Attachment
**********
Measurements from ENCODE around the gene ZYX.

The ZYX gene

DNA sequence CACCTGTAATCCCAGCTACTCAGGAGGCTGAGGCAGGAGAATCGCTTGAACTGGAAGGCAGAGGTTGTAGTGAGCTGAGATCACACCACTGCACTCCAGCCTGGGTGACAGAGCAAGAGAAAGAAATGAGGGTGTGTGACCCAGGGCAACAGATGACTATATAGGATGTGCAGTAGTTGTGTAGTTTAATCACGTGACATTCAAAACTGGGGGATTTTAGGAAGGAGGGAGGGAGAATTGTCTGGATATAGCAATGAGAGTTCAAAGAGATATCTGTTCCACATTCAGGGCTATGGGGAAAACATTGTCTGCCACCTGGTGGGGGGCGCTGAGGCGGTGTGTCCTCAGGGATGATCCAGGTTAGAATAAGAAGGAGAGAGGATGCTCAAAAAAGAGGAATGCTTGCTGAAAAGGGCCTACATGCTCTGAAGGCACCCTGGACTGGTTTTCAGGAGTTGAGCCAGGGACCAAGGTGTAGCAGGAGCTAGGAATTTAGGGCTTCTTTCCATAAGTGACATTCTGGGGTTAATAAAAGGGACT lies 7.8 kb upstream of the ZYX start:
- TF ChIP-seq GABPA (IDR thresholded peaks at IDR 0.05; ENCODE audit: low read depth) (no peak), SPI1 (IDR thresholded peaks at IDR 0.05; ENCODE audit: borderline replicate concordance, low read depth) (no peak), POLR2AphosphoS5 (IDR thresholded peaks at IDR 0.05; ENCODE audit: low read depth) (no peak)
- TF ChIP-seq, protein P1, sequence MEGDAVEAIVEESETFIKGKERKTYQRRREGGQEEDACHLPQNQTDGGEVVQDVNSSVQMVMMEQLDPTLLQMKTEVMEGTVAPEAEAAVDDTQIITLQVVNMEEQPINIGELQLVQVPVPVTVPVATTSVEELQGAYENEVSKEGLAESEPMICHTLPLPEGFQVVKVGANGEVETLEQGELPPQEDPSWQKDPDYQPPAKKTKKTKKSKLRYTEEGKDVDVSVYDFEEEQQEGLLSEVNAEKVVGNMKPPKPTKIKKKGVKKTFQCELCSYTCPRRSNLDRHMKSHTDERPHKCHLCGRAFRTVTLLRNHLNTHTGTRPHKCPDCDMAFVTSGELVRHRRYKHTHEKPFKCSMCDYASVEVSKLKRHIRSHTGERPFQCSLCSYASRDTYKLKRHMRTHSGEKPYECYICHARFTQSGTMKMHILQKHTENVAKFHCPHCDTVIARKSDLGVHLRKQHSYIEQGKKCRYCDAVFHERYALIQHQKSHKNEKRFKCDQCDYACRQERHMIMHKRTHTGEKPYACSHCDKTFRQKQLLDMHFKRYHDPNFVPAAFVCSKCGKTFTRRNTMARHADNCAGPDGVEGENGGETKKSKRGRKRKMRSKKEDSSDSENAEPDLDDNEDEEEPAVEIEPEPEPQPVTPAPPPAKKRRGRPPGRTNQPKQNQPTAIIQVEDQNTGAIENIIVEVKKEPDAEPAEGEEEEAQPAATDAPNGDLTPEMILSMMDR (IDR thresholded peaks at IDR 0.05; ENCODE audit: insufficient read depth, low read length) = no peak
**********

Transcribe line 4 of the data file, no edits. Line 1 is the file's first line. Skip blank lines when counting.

- TF ChIP-seq GABPA (IDR thresholded peaks at IDR 0.05; ENCODE audit: low read depth) (no peak), SPI1 (IDR thresholded peaks at IDR 0.05; ENCODE audit: borderline replicate concordance, low read depth) (no peak), POLR2AphosphoS5 (IDR thresholded peaks at IDR 0.05; ENCODE audit: low read depth) (no peak)